AZ Inno: ‘The Next Economic Frontier’: How Arizona Is Poised To Lead Deep-Space Innovation


Arizona Commerce Authority

AZ Inno

August 23, 2022


On any given Saturday in the fall, students pack into Arizona Stadium, home to the University of Arizona (UArizona) football team. They come for touchdowns, tailgating and (hopefully) a Wildcats victory. Few may guess, however, that below the east stands lies the technological building blocks of deep-space exploration.


At the Richard F. Caris Mirror Laboratory, scientists, engineers and technicians are developing enormous 27-foot mirrors, larger than most aboveground swimming pools. The mirrors will power the Giant Magellan Telescope, expected to be the largest and most advanced Earth-based telescope in the world, when completed.

The mirror lab at UArizona represents just one out-of-this-world feature of Arizona’s vivid space ecosystem. Bolstered by world-renowned university expertise, a robust aerospace and defense industry, promising startups and unique natural advantages, Arizona is fully poised to capitalize on a rapidly expanding space economy.


Limitless horizons


Space spending globally is growing at its fastest annual rate in nearly a decade, according to the Space Foundation, hitting a record $469 billion in 2021. Morgan Stanley estimates that by 2040, the global space industry could surge to over $1 trillion.


Arizona features all the pieces needed to compete for new space investments, according to a 2018 Deloitte assessment. The firm compared Arizona with 13 other states with ties to the space industry across six focus areas including manufacturing, launch services area, validation and component testing, space situational awareness and mining. Only Arizona boasts a presence in every category.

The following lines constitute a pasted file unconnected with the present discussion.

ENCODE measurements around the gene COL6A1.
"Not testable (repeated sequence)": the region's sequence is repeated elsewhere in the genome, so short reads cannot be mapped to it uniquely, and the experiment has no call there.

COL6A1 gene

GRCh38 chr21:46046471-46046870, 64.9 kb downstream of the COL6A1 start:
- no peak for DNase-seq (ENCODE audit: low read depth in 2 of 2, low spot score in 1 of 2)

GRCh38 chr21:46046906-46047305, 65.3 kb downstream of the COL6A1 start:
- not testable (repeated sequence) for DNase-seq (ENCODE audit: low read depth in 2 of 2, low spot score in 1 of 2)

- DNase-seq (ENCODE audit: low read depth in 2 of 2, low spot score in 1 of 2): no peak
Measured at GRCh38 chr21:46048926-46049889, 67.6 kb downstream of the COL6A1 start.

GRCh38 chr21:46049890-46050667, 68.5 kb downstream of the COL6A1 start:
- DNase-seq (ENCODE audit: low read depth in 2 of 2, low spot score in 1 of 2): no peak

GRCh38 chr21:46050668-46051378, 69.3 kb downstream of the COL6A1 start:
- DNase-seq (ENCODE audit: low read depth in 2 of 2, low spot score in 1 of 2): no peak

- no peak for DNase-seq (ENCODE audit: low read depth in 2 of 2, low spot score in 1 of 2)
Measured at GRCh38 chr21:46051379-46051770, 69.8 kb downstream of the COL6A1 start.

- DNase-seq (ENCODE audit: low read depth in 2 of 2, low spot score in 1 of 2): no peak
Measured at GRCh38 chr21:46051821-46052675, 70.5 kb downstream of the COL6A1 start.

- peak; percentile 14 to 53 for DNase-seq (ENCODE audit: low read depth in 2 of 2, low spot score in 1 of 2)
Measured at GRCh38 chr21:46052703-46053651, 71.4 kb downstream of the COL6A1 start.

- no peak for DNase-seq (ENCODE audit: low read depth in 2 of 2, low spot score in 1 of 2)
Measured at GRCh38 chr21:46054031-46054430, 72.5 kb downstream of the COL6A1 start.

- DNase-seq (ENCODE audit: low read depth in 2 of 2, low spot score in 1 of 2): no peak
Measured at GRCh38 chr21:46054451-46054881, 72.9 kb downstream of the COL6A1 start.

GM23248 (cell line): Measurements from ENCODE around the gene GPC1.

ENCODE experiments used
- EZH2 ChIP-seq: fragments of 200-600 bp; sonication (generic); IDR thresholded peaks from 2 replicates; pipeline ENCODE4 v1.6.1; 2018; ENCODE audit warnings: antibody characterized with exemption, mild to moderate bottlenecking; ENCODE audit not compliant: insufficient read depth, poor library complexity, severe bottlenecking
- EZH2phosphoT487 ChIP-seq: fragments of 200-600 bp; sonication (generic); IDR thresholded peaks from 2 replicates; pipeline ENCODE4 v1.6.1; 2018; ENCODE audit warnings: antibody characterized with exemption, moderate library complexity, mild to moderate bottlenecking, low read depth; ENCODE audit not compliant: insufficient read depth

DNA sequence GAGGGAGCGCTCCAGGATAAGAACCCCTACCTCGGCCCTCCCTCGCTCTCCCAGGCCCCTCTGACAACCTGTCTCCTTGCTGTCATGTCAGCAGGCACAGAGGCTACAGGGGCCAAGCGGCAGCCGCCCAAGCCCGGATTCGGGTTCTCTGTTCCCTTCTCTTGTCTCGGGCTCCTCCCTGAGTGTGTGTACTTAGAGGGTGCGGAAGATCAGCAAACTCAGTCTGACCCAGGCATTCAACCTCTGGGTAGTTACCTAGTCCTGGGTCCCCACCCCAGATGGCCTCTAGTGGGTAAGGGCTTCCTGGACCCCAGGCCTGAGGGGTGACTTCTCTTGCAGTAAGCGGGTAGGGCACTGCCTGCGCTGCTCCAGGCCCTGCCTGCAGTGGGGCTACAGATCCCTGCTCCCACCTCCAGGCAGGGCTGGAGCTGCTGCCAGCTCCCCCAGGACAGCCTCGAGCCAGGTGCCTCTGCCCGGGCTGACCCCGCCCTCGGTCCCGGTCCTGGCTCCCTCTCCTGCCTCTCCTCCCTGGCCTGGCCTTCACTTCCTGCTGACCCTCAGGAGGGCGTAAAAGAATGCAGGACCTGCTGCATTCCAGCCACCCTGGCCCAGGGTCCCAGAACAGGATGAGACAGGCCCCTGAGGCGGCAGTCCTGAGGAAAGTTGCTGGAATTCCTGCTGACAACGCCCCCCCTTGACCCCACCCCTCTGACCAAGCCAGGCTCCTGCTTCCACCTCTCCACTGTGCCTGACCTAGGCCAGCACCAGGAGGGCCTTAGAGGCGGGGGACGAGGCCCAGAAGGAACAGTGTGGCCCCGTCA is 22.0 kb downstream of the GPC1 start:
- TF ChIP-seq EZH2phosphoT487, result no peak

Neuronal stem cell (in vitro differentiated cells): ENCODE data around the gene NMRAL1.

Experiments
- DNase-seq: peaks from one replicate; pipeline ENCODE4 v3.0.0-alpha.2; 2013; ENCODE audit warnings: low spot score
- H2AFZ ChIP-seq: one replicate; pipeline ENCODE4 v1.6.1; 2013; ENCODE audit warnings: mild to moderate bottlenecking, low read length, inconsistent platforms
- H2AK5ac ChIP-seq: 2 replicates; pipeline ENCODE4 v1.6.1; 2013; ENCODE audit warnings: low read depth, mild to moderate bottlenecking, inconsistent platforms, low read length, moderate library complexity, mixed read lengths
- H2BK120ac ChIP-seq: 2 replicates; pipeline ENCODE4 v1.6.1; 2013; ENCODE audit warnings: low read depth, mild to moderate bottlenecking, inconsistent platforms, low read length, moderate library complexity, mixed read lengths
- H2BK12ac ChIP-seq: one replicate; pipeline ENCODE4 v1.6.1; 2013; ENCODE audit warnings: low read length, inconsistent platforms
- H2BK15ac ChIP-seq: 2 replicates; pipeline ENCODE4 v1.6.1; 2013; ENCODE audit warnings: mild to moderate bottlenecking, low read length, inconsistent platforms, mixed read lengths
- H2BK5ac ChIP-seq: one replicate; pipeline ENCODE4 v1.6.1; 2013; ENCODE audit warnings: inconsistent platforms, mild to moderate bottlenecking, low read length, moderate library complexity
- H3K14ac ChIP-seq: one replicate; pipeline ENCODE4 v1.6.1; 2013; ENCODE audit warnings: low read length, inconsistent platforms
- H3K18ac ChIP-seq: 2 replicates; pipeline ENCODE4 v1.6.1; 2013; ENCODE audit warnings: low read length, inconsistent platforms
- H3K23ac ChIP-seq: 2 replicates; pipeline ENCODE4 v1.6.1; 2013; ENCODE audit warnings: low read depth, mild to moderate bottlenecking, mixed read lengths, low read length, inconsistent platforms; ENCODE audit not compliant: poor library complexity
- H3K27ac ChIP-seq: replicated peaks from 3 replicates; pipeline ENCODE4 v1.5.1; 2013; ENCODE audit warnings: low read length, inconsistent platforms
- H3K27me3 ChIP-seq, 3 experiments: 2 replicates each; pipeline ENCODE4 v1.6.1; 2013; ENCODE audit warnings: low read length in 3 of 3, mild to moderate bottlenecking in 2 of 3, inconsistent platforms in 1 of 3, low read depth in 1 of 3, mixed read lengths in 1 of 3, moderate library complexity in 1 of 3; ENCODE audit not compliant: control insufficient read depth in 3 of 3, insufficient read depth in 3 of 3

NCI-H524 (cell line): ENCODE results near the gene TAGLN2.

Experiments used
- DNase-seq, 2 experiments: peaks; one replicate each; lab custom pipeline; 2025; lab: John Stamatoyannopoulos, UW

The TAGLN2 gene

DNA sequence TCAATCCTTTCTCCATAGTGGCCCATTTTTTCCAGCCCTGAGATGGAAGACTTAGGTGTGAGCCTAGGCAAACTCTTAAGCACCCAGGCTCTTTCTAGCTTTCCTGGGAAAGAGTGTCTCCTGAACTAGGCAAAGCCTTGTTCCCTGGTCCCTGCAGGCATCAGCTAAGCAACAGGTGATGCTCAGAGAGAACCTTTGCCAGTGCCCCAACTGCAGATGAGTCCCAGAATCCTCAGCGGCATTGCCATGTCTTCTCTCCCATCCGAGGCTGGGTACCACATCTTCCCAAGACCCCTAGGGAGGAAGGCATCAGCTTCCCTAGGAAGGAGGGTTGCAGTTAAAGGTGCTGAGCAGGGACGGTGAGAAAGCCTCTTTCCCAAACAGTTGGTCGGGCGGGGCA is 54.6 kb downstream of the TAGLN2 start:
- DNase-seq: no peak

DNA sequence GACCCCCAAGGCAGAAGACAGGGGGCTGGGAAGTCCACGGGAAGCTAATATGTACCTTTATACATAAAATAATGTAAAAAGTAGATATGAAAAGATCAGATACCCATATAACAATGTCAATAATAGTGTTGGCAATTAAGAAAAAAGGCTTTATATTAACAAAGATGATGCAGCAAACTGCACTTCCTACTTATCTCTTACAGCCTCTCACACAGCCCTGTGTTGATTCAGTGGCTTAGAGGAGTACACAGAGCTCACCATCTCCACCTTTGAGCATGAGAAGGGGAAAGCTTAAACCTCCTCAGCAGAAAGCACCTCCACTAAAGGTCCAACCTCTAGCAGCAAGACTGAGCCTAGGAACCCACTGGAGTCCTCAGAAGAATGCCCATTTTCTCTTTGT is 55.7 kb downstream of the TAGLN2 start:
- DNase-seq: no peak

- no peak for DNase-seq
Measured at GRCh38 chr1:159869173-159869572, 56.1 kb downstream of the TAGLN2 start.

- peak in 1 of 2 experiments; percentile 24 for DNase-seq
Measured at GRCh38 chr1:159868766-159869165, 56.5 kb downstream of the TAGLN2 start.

Arizona’s attractiveness for space investments is amplified by the impressive base of industry leaders with operations in the state, including Lockheed Martin, Boeing, Honeywell Aerospace, Virgin Galactic, World View Enterprises and General Dynamics Mission Systems. Raytheon Missile and Defense, which advances technologies such as hypersonics, microelectronics and sensors, is headquartered in Tucson. Northrop Grumman Space Systems, one of NASA’s top contractors, has facilities in Chandler, Gilbert and Mesa.


“We’re proud Arizona is home to one of Starliner’s landing locations. Arizona has all the ingredients to drive the future of space travel,” said Mark Gaspers, senior manager of government operations at Boeing and chair of the Workforce Arizona Council. “With research and university preeminence, technology clusters in areas like optics and sensors, and a large engineering workforce to grow from, Arizona has the key components for the industry’s future.”


Expertise in abundance


The University of Arizona, which ranks fifth for NASA-funded activity, has long been at the forefront of space exploration dating to the founding of the Lunar and Planetary Laboratory and the first Ranger missions to the moon in the 1960s. In recent years, the university was instrumental in creating the Near Infrared Camera, one of four scientific instruments onboard the James Webb Space Telescope.


In May 2011, NASA selected LPL to lead the OSIRIS-REx sample return mission to the near-Earth asteroid Bennu. OSIRIS-REx launched in 2016 and will return with any samples collected in 2023.